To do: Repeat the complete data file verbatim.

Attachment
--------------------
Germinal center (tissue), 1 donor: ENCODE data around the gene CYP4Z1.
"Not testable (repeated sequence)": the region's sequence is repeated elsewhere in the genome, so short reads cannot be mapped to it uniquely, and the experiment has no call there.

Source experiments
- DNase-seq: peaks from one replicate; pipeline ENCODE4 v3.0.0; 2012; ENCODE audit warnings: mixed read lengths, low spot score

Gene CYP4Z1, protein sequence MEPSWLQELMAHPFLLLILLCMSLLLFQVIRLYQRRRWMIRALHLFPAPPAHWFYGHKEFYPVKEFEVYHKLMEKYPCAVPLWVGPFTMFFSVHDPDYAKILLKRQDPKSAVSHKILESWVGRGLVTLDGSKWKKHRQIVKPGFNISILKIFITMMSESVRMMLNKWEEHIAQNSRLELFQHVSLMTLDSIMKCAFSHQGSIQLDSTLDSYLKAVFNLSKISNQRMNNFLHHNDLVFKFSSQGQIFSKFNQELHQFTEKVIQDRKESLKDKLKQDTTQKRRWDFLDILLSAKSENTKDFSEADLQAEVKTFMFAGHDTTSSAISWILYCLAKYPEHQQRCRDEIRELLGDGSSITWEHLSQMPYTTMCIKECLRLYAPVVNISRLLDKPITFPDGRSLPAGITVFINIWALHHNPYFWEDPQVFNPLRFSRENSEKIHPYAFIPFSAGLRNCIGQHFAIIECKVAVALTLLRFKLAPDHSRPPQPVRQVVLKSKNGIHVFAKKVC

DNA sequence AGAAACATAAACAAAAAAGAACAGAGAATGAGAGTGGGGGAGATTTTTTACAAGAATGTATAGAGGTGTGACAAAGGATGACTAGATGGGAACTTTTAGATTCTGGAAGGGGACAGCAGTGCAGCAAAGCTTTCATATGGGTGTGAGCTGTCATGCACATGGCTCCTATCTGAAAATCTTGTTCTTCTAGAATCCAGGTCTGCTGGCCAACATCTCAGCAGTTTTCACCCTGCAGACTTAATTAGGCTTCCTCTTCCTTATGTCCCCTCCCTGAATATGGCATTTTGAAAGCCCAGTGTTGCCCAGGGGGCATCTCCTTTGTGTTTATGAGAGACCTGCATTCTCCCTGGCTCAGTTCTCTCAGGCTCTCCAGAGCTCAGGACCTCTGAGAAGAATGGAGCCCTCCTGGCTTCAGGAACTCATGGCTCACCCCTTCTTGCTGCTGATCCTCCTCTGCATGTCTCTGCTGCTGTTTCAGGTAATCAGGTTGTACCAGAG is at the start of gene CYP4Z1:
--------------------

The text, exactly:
Germinal center (tissue), 1 donor: ENCODE data around the gene CYP4Z1.
"Not testable (repeated sequence)": the region's sequence is repeated elsewhere in the genome, so short reads cannot be mapped to it uniquely, and the experiment has no call there.

Source experiments
- DNase-seq: peaks from one replicate; pipeline ENCODE4 v3.0.0; 2012; ENCODE audit warnings: mixed read lengths, low spot score

Gene CYP4Z1, protein sequence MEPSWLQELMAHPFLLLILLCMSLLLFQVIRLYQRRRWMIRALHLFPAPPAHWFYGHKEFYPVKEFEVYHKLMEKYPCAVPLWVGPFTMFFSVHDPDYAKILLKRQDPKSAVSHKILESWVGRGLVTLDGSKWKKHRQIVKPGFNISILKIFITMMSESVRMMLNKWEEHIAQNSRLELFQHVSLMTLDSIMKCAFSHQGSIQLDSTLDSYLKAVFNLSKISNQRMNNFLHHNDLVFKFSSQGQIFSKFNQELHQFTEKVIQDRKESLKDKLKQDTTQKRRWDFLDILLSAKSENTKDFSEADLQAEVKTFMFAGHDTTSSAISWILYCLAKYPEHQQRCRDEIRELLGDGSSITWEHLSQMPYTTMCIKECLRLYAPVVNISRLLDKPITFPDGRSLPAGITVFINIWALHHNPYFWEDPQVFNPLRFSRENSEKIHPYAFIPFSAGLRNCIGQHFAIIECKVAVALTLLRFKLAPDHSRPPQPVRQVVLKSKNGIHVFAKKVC

DNA sequence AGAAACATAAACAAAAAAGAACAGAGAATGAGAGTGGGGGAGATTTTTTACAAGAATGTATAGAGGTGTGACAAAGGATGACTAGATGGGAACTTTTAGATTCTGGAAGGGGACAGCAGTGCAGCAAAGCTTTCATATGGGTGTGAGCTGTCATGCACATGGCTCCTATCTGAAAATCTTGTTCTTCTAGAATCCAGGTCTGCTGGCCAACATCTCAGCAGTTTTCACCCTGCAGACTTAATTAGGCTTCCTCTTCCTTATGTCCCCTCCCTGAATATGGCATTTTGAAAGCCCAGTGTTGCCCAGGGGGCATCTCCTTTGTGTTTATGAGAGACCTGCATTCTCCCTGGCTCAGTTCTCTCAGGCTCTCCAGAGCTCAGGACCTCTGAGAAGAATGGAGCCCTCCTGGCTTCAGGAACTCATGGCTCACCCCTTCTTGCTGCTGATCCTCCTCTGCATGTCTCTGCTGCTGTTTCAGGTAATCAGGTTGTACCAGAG is at the start of gene CYP4Z1: